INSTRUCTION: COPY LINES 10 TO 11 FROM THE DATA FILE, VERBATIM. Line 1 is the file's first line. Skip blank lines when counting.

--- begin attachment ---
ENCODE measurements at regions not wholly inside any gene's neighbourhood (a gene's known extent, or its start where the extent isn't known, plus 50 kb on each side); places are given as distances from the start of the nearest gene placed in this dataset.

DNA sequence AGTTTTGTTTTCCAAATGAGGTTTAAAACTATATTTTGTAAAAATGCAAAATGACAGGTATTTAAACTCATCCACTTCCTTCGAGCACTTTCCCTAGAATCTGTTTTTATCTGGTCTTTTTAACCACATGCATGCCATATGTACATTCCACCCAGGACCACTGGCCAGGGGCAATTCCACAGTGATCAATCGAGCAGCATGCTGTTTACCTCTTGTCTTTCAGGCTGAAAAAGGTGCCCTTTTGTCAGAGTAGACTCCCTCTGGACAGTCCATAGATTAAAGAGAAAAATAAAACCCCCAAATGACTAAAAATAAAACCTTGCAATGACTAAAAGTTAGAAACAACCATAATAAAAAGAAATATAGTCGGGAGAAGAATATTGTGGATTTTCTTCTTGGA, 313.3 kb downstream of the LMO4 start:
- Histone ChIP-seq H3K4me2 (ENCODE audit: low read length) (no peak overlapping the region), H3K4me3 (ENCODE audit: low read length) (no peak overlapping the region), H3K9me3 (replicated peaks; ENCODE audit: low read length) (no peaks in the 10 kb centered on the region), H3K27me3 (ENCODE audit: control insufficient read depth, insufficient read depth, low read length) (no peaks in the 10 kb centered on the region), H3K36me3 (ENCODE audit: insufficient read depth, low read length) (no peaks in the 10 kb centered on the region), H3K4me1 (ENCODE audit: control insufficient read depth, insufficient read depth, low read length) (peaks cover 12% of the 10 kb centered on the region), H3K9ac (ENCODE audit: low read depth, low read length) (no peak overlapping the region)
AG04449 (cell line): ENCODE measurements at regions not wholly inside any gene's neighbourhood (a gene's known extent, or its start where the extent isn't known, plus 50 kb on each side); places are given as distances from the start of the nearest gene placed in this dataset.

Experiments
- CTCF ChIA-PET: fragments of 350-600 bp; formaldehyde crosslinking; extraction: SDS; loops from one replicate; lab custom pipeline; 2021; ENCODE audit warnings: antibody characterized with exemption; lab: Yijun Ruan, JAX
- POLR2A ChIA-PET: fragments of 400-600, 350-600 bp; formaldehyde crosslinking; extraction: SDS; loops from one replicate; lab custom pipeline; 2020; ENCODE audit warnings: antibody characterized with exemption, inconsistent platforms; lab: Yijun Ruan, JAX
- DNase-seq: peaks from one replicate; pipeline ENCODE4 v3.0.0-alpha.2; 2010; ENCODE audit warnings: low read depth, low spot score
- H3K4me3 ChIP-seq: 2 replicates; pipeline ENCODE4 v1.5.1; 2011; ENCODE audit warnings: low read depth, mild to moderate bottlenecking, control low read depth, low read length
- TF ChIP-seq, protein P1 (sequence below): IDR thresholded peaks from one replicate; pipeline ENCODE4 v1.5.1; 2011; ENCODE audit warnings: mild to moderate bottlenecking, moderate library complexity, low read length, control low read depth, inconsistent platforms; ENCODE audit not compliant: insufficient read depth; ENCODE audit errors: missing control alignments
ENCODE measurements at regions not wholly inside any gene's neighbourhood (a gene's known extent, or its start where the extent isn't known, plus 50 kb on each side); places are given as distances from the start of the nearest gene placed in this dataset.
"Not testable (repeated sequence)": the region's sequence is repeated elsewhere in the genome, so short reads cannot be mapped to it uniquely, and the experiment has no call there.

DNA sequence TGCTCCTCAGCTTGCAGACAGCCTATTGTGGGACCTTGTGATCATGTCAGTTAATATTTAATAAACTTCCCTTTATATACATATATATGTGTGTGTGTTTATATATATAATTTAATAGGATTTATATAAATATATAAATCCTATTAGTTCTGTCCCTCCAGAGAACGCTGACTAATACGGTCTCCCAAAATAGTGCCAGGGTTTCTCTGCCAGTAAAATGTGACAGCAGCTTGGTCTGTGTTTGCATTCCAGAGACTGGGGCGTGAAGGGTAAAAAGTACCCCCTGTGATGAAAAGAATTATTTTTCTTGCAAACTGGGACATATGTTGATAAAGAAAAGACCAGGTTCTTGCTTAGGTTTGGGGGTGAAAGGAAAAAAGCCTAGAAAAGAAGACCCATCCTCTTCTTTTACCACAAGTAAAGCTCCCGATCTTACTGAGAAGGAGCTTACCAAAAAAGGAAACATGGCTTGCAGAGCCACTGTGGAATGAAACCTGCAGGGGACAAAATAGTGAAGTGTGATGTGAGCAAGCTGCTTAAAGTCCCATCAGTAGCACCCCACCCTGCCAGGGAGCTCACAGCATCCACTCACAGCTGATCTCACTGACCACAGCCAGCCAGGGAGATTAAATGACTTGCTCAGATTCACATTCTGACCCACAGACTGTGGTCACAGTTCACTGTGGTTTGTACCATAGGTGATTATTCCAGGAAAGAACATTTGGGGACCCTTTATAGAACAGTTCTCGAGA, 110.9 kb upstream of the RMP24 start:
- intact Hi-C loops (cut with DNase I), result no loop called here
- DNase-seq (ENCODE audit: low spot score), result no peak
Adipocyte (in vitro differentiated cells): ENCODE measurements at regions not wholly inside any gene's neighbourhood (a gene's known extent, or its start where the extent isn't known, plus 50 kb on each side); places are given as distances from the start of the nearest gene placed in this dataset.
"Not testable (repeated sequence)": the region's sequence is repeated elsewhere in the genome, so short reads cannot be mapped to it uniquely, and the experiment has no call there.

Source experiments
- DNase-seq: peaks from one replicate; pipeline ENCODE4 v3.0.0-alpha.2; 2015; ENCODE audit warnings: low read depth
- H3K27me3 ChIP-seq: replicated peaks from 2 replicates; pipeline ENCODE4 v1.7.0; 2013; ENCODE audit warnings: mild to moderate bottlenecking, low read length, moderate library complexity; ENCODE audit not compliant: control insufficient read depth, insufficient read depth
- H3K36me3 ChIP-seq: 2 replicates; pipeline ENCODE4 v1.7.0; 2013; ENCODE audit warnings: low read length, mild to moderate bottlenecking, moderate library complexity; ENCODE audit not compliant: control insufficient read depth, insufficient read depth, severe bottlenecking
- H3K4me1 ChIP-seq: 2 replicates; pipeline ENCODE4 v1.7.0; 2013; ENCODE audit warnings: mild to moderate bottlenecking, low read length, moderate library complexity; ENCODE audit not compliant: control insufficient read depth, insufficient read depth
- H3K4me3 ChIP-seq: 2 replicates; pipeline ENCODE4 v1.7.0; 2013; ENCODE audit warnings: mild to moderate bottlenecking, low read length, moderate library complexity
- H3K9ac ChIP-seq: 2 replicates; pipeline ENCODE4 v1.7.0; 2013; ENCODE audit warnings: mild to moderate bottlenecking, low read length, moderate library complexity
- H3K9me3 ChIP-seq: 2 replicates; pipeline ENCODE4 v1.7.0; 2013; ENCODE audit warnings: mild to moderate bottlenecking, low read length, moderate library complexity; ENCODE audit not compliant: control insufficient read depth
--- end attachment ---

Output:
- TF ChIP-seq, protein P1 (sequence below): IDR thresholded peaks from one replicate; pipeline ENCODE4 v1.5.1; 2011; ENCODE audit warnings: mild to moderate bottlenecking, moderate library complexity, low read length, control low read depth, inconsistent platforms; ENCODE audit not compliant: insufficient read depth; ENCODE audit errors: missing control alignments
ENCODE measurements at regions not wholly inside any gene's neighbourhood (a gene's known extent, or its start where the extent isn't known, plus 50 kb on each side); places are given as distances from the start of the nearest gene placed in this dataset.